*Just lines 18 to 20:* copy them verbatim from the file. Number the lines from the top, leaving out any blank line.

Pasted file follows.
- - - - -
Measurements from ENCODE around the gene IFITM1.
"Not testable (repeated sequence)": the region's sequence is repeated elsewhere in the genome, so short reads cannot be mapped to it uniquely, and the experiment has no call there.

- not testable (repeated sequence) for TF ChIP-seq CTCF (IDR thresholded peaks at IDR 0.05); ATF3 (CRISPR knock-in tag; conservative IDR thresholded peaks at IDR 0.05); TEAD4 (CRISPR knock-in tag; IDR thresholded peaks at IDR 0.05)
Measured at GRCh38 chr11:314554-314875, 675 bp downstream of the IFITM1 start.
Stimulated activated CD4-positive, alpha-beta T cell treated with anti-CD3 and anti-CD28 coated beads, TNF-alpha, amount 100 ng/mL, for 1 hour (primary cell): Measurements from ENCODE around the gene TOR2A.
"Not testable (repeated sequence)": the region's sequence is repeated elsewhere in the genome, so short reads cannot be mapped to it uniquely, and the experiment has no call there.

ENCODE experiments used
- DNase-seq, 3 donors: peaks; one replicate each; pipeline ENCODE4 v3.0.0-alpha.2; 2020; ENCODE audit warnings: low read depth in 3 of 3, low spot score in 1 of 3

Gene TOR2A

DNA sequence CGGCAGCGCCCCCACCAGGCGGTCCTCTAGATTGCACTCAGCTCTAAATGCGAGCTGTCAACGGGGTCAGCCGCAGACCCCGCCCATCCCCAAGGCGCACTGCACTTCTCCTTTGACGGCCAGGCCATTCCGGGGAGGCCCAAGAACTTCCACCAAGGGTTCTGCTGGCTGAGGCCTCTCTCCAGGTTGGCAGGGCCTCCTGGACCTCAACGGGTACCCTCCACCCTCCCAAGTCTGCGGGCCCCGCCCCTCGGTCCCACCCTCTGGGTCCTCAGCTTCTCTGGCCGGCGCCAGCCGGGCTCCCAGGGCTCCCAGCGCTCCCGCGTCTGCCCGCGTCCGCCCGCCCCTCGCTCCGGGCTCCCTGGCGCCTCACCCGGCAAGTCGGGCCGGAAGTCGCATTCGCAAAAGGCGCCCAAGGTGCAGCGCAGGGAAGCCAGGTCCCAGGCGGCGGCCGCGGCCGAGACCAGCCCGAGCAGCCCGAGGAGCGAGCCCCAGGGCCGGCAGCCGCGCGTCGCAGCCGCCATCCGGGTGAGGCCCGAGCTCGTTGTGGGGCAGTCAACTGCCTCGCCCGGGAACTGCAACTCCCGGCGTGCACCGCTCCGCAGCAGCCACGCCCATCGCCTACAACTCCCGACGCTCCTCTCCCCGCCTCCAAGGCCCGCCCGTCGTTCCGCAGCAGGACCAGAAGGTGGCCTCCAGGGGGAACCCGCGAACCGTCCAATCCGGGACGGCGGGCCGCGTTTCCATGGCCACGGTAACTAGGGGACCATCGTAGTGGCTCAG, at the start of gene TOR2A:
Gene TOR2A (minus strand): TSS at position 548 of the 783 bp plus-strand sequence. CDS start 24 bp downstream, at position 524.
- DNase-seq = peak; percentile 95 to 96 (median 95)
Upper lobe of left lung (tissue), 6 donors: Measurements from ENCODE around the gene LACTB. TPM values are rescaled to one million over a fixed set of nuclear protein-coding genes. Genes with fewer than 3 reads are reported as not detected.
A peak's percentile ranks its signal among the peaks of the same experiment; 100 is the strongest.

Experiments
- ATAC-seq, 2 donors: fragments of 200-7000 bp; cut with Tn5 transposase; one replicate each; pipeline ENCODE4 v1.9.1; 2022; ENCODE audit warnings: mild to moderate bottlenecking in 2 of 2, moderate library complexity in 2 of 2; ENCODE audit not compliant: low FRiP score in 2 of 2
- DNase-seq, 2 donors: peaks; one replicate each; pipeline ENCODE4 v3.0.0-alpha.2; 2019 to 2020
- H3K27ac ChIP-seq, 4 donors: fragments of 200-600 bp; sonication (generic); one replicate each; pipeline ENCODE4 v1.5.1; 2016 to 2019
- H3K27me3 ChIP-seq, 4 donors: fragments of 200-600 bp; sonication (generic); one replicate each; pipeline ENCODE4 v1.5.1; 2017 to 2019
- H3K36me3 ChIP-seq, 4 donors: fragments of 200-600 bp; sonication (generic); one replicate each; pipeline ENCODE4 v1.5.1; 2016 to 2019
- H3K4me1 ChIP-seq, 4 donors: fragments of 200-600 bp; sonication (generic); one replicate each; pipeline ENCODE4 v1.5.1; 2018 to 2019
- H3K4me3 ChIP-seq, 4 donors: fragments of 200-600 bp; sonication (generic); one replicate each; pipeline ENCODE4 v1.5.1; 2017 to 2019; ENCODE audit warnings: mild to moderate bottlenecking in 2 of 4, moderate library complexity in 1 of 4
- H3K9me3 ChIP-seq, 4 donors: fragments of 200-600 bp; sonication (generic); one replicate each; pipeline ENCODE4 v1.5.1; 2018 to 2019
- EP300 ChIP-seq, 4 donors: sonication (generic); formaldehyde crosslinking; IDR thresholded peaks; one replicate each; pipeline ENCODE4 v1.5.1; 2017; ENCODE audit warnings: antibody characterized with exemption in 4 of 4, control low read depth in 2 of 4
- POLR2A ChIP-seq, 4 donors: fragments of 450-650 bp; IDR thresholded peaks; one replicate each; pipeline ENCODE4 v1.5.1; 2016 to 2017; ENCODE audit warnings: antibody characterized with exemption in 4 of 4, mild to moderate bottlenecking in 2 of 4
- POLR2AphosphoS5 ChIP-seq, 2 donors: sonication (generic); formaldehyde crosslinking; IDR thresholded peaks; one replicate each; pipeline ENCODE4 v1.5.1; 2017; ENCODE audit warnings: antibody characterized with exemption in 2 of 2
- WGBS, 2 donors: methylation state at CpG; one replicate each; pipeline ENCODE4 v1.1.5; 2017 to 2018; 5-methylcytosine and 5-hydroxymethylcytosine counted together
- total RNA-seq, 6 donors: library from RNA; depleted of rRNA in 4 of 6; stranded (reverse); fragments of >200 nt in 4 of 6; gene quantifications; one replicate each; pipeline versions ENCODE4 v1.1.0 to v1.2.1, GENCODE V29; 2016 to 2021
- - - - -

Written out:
- H3K27ac ChIP-seq, 4 donors: fragments of 200-600 bp; sonication (generic); one replicate each; pipeline ENCODE4 v1.5.1; 2016 to 2019
- H3K27me3 ChIP-seq, 4 donors: fragments of 200-600 bp; sonication (generic); one replicate each; pipeline ENCODE4 v1.5.1; 2017 to 2019
- H3K36me3 ChIP-seq, 4 donors: fragments of 200-600 bp; sonication (generic); one replicate each; pipeline ENCODE4 v1.5.1; 2016 to 2019